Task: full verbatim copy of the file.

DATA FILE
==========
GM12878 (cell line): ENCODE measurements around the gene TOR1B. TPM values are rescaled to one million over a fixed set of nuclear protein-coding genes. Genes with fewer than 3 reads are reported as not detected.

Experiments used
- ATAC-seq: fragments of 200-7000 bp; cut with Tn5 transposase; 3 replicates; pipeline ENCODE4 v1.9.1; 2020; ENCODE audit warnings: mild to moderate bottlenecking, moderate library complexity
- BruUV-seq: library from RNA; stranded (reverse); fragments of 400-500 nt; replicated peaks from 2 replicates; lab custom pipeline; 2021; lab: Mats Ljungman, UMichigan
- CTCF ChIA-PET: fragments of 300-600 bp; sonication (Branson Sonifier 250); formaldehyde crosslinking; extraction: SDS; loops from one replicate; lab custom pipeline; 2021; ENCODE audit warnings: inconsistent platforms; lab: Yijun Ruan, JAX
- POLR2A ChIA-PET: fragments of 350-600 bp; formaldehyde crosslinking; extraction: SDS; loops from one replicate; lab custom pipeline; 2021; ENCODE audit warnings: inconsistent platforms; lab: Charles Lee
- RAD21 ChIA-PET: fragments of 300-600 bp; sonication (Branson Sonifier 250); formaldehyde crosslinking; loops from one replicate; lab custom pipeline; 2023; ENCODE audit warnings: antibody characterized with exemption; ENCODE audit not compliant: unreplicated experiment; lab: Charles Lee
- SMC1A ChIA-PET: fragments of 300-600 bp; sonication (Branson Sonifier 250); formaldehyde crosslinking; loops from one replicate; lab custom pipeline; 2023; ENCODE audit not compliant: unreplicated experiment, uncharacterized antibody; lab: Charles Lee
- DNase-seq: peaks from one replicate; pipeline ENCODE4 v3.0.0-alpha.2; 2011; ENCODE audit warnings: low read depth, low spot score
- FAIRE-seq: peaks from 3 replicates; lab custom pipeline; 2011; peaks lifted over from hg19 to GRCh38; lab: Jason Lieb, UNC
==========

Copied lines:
GM12878 (cell line): ENCODE measurements around the gene TOR1B. TPM values are rescaled to one million over a fixed set of nuclear protein-coding genes. Genes with fewer than 3 reads are reported as not detected.

Experiments used
- ATAC-seq: fragments of 200-7000 bp; cut with Tn5 transposase; 3 replicates; pipeline ENCODE4 v1.9.1; 2020; ENCODE audit warnings: mild to moderate bottlenecking, moderate library complexity
- BruUV-seq: library from RNA; stranded (reverse); fragments of 400-500 nt; replicated peaks from 2 replicates; lab custom pipeline; 2021; lab: Mats Ljungman, UMichigan
- CTCF ChIA-PET: fragments of 300-600 bp; sonication (Branson Sonifier 250); formaldehyde crosslinking; extraction: SDS; loops from one replicate; lab custom pipeline; 2021; ENCODE audit warnings: inconsistent platforms; lab: Yijun Ruan, JAX
- POLR2A ChIA-PET: fragments of 350-600 bp; formaldehyde crosslinking; extraction: SDS; loops from one replicate; lab custom pipeline; 2021; ENCODE audit warnings: inconsistent platforms; lab: Charles Lee
- RAD21 ChIA-PET: fragments of 300-600 bp; sonication (Branson Sonifier 250); formaldehyde crosslinking; loops from one replicate; lab custom pipeline; 2023; ENCODE audit warnings: antibody characterized with exemption; ENCODE audit not compliant: unreplicated experiment; lab: Charles Lee
- SMC1A ChIA-PET: fragments of 300-600 bp; sonication (Branson Sonifier 250); formaldehyde crosslinking; loops from one replicate; lab custom pipeline; 2023; ENCODE audit not compliant: unreplicated experiment, uncharacterized antibody; lab: Charles Lee
- DNase-seq: peaks from one replicate; pipeline ENCODE4 v3.0.0-alpha.2; 2011; ENCODE audit warnings: low read depth, low spot score
- FAIRE-seq: peaks from 3 replicates; lab custom pipeline; 2011; peaks lifted over from hg19 to GRCh38; lab: Jason Lieb, UNC